No Bonuses = No Contract Law

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Over the last few days Washington has been denouncing AIG for paying out retention bonuses to employees in its financial-products division—the same division responsible for much of the company’s recent losses.

AIGRelegated to the background is the fact the bonuses are a lawful contractual obligation. While bonuses are normally discretionary, in this case, presumably to retain key personnel at an uncertain time, AIG chose to make binding commitments. Now that AIG is failing, President Obama argues it’s unfair that AIG should have to fulfill its obligations under those contracts.

But what is it exactly that Obama is claiming is unfair? Since AIG is contractually obligated to pay the bonuses, the object of Obama’s criticism can only be contract law itself. To say the bonuses shouldn’t be paid is to say that contracts as such should be ignored. (This, of course, is exactly what Obama is arguing, in as explicit terms as you’ll ever hear from Washington.)

One little problem: contracts are the medium of production and trade. Contracts are the crucial moving part by which the economy functions. But contracts do not function unless they are inviolable. If they don’t operate in principle, then they don’t operate—and neither does the economy. The moment companies or the government arbitrarily choose which liabilities they will honor, contract “law” becomes a lie, and production and trade become a game played at the whim of government bureaucrats.

If AIG is a bellwether, then America is about to take another big step down this road. The wind in Washington is blowing us toward the death of contract. From multi-million dollar mergers, to your supermarket purchase of a loaf of bread, to supplier contracts, employment contracts, loan agreements, home purchases, bank accounts, insurance—soon all of it will function, not by right, but by the permission of government.

Of course, it was inevitable in a failed company propped up by 80% government equity and a government appointed CEO that this kind of controversy would arise. The government can’t have it both ways. Either AIG is a failed company, in which case it goes into bankruptcy and accesses the opportunity to renegotiate with all of its creditors, or it continues the pretense that it is a viable, functioning business, in which case law and justice require that it honor its contractual agreements. This is true regardless of whether Obama or the American taxpayers think that the creditor in question morally deserves the benefit of his contract. At least, if this is still America.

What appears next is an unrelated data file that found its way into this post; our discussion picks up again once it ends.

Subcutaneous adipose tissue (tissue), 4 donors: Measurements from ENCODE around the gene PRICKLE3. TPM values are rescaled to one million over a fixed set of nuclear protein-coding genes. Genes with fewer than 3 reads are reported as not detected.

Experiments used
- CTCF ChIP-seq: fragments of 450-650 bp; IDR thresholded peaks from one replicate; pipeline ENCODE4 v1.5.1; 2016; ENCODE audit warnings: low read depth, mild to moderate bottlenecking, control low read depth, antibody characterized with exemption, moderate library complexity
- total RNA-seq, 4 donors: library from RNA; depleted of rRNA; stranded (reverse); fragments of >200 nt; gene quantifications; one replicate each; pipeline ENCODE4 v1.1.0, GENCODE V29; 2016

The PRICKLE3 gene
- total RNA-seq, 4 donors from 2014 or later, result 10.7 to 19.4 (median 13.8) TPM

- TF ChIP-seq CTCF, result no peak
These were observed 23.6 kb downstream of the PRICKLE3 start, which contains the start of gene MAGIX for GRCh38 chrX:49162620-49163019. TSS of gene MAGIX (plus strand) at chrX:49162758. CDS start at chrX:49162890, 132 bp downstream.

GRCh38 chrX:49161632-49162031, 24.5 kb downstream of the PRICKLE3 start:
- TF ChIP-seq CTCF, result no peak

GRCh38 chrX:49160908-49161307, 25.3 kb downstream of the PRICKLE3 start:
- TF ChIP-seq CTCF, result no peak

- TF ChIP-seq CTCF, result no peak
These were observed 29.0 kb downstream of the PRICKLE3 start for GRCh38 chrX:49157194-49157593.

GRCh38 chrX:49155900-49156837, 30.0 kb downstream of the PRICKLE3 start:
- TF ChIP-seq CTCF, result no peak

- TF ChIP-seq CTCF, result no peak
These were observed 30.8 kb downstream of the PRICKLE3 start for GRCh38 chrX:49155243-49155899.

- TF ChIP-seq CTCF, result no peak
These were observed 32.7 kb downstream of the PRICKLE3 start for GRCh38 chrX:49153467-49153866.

AIG’s reincarnation as the half-breed bastard child of freedom and statism paves the way for all kinds of through-the-looking-glass absurdities. It is only because we, the tax-paying public, have been forced against our will by the government to bear the burden of AIG’s failures that we assume the quasi-moral-power to object to AIG’s binding contractual decisions. Even so, were we true shareholders, we would have no legal right to retroactively invalidate them. It is only because Washington has fully committed itself to a pragmatic, anything-goes policy that it even pretends to the legal ability to toss AIG’s contracts out the window.

This direct attack on contract rights is highly significant as a signal of things to come. Let Obama protest all he likes that he is pursuing “legal” means of snuffing the contracts. There can be no legal means of annihilating freedom of contract as such, the sine qua non of all other economic freedoms. This is the subordination of law to populist politics.

Open your eyes America: this is another slow, sad step to the gallows. But we are beginning to pick up the pace.

(Photo credit: Gene Hunt)

Posted by on March 19, 2009. Filed under Business & Economics, Spring 2009. You can follow any responses to this entry through the RSS 2.0. You can leave a response or trackback to this entry